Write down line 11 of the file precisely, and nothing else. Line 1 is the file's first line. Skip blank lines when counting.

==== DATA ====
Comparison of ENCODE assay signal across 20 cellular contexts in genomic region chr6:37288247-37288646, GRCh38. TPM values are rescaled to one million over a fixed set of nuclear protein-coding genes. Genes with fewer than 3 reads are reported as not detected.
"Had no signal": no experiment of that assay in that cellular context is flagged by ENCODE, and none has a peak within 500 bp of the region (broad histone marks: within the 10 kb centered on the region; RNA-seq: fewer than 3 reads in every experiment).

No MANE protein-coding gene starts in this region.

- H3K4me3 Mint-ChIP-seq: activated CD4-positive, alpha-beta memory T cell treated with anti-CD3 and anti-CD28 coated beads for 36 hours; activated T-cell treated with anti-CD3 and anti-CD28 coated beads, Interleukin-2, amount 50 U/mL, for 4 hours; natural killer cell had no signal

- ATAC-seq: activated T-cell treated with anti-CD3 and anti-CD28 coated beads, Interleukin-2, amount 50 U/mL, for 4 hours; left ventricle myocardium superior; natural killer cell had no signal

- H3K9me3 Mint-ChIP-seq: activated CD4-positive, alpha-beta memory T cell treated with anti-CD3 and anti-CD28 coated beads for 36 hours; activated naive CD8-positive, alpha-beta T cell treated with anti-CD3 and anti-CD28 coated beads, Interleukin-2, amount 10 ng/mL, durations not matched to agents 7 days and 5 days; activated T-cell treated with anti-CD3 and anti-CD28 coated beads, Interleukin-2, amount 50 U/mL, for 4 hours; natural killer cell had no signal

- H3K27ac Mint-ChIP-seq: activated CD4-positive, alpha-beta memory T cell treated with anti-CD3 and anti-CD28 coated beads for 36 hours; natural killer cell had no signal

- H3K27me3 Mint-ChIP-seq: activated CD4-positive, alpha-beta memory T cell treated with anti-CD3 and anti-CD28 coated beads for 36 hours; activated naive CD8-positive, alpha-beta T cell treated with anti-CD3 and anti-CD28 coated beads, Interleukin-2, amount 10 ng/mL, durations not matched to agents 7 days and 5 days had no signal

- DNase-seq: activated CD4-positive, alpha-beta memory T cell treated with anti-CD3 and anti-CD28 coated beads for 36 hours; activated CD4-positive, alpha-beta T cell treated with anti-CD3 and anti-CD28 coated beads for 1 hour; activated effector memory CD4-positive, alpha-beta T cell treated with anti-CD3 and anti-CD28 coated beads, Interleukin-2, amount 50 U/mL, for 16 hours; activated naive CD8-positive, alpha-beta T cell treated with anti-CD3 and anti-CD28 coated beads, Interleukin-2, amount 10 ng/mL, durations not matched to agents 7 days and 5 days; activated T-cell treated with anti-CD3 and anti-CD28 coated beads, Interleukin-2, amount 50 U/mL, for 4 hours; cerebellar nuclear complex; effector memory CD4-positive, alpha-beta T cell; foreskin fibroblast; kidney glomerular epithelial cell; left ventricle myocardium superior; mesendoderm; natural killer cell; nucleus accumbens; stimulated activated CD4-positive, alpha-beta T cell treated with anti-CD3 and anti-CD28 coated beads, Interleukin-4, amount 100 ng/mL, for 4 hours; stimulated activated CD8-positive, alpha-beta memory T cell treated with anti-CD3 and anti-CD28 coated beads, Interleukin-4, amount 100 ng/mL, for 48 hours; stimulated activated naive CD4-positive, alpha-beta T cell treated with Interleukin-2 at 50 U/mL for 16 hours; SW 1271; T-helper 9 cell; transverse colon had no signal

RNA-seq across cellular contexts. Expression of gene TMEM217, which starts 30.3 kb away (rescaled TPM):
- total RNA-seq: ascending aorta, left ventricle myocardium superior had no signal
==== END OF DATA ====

- total RNA-seq: ascending aorta, left ventricle myocardium superior had no signal